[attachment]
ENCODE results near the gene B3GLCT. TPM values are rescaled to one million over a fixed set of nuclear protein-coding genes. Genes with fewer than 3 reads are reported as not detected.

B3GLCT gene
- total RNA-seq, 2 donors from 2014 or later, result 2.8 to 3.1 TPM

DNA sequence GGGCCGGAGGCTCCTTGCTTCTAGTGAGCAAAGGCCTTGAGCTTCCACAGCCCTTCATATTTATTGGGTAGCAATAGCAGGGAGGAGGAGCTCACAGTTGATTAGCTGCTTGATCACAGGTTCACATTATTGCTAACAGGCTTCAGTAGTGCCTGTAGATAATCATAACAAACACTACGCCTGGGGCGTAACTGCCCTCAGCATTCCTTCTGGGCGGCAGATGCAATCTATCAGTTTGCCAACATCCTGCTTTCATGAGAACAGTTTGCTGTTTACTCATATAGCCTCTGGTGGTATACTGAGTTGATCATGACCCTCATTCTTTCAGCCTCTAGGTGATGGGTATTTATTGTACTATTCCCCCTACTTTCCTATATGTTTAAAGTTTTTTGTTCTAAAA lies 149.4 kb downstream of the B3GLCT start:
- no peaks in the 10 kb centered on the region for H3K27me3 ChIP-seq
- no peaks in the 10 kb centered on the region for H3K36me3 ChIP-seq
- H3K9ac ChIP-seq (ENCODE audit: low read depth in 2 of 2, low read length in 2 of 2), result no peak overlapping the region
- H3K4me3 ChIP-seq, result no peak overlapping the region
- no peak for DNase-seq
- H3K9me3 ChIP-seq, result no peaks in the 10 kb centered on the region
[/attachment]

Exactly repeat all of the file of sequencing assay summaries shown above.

ENCODE results near the gene B3GLCT. TPM values are rescaled to one million over a fixed set of nuclear protein-coding genes. Genes with fewer than 3 reads are reported as not detected.

B3GLCT gene
- total RNA-seq, 2 donors from 2014 or later, result 2.8 to 3.1 TPM

DNA sequence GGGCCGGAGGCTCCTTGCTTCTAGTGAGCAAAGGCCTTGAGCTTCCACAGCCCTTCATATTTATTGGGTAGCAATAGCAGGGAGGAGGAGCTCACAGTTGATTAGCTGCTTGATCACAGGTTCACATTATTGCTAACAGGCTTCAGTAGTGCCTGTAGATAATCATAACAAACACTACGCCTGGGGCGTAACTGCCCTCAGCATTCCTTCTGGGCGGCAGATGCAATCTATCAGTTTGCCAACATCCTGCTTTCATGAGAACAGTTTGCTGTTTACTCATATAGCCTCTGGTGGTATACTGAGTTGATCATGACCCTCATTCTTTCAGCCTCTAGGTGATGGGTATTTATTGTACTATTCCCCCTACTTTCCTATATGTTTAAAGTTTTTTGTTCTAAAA lies 149.4 kb downstream of the B3GLCT start:
- no peaks in the 10 kb centered on the region for H3K27me3 ChIP-seq
- no peaks in the 10 kb centered on the region for H3K36me3 ChIP-seq
- H3K9ac ChIP-seq (ENCODE audit: low read depth in 2 of 2, low read length in 2 of 2), result no peak overlapping the region
- H3K4me3 ChIP-seq, result no peak overlapping the region
- no peak for DNase-seq
- H3K9me3 ChIP-seq, result no peaks in the 10 kb centered on the region